"As as we look for solutions to strengthen the country and address the debt load of our nation," she says, "there is a willingness among younger Americans to put traditional support systems on the table for reform."

The poll also showed that middle-class Americans are underestimating the amount of out-of-pocket health-care costs they are likely to incur in retirement, with respondents planning to spend a median $60,000.

But, notes Wells Fargo, a 2010 study from the Center for Retirement Research at Boston College estimated the total cost of uninsured health-care costs for a typical married couple aged 65 is nearly $200,000.



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azeka3

I retired at 60 and I am glad I did so I can collect some of the money I paid into SS. So far I been collecting SS for 17 years. Just thinking of the money I would of lost if I waited till I was 85 makes me wonder if there are stupid people out there that would wait that long. Are there?

December 06 2011 at 9:03 AM Report abuse rate up rate down Reply
Frank

80 the new 65 - have you read the obituaries lately ???????/ Work hard - work long then drop dead ! - help to balance the budget - PS chech out the latest 30 million dollar home on the market goes to show you the rich can no longer afford to pay those hihg taxes !!!!!

December 05 2011 at 5:49 PM Report abuse rate up rate down Reply
uzi_

Country must come first. Lead, follow, or get out of the way........my 2 cents!

November 19 2011 at 12:41 AM Report abuse rate up rate down Reply
uzi_

About half of those polled who were aged 25 to 49 are willing to accept future cuts, compared to 28 percent of 50-to 59-year-olds, and 19 percent of those aged 60 to 75. Along with changing attitudes toward work in retirement, Americans are also revisiting their expectations for support from social-welfare programs, says Laurie Nordquist, director of Wells Fargo Institutional Retirement and Trust, in a statement. "As as we look for solutions to strengthen the country and address the debt load of our nation," she says, "there is a willingness among younger Americans to put traditional support systems on the table for reform."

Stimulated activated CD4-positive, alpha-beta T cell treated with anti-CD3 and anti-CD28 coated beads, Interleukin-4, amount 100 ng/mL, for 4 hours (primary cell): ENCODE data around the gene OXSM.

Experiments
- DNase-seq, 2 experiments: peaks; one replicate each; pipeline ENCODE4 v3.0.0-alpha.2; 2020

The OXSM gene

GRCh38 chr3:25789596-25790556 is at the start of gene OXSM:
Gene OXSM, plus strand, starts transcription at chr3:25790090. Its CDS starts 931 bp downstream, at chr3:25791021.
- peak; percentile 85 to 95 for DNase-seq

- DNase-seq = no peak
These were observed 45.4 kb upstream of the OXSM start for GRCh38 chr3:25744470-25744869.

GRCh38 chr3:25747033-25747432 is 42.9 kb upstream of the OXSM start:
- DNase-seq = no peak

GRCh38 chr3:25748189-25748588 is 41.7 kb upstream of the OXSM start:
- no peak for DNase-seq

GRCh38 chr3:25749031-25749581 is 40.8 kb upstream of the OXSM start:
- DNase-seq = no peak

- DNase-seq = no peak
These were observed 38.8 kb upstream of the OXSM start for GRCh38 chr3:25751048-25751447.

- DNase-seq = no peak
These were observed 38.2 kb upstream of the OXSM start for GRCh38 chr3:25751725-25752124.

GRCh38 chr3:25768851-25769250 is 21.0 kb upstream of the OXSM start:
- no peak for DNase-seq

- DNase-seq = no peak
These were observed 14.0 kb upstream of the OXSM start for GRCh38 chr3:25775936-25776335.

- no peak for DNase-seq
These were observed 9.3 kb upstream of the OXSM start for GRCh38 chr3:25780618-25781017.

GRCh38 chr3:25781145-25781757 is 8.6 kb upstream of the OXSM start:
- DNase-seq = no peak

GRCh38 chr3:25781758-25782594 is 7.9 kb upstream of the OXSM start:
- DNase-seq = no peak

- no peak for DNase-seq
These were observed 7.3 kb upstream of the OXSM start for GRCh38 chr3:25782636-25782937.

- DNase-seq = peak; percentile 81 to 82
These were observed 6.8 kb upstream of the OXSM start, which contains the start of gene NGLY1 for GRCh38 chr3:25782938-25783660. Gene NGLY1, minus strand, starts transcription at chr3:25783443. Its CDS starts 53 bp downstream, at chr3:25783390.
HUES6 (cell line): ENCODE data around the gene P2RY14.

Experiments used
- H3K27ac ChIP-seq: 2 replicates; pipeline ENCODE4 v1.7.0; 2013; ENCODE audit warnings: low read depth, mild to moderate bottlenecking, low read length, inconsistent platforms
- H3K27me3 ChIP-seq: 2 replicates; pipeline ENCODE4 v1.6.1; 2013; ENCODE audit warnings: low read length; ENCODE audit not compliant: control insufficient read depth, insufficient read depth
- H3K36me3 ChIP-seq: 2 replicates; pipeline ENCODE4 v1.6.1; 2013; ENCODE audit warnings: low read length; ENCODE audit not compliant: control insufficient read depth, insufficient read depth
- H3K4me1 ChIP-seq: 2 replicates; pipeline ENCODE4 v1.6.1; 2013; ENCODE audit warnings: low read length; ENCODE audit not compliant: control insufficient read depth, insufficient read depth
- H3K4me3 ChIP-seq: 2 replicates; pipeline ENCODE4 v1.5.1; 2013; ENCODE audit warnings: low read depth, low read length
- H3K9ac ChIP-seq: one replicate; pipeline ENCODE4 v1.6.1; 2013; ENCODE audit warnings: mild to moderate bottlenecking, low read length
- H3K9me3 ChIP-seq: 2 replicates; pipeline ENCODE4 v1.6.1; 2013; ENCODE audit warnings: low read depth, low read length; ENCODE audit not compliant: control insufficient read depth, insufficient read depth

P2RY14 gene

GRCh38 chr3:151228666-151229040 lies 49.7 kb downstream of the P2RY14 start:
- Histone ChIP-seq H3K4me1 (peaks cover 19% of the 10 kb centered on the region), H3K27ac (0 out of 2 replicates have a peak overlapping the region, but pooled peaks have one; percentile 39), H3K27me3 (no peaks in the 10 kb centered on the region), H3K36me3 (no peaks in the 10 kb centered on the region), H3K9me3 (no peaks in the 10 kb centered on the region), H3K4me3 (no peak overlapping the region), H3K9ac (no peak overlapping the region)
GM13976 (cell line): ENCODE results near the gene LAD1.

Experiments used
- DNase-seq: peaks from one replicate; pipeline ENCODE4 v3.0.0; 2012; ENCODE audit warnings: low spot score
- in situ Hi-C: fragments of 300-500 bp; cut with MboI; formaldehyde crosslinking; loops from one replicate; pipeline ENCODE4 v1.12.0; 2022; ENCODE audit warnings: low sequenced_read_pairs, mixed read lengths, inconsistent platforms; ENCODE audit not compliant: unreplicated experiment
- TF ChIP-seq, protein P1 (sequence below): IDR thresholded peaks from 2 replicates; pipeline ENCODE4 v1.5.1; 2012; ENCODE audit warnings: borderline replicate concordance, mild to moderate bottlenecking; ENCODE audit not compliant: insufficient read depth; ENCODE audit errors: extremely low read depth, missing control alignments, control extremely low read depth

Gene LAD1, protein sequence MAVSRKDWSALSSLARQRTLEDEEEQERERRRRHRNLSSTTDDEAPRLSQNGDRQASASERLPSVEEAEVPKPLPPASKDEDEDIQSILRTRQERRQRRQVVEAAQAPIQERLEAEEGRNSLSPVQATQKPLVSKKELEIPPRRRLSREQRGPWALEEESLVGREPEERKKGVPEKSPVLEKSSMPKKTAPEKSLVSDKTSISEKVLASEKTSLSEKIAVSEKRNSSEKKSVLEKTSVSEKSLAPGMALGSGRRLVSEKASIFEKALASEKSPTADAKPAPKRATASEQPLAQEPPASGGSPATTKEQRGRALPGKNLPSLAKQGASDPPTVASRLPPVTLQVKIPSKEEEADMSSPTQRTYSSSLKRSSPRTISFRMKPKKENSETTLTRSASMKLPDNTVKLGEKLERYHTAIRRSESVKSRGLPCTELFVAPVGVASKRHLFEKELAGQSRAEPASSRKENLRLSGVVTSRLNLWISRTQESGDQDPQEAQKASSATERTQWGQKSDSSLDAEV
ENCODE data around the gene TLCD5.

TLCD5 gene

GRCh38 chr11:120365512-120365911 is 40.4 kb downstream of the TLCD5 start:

Come on peole, wake up. Would we need to mess with social security if the govt. wasn't draining the coffers? Why are "younger americans" willing to roll over and expose their throats? Do we really think the IOUs will be paid back? Why don't we get the money back into the system from the ones who are not paying into it? Why don't the congressmen and senators pay the non illegal insider trading proffits into it? Because the majority of those thieves give our money to the poor, the hungry, the illegal aliens and numerous other groups to buy votes. They treat Amerians as if we are too dumb to participate in running our Govt. The hispanic community is the fastest growing demographic? We had better keep them happy then! And we will pay for it with hard working americans being forced to retire later. Meanwhile, matters worsen. The entertainment of the poverty stricken produces more mouths to feed. But we will create more entitlements for them, while stealing from the production workforce. This is why we we will turn into a third world country. The rich can just flee to the next empire. And lastly. WHY ISNT THE INTERNET UTILIZED TO GIVE AMERICANS DIRECT INPUT TO CAPITOL HILL? Bipartisan politics are just bulls*it. A politician will argue any side open to debate aslong as it keeps him elected. The good of the ountfy

November 19 2011 at 12:37 AM Report abuse rate up rate down Reply
uzi_

Such irresponsible titles will just make our idiots on capitol hill find the budget gap money by delaying social security. Show some sense David, you know people just skim headlines.

November 18 2011 at 11:48 PM Report abuse rate up rate down Reply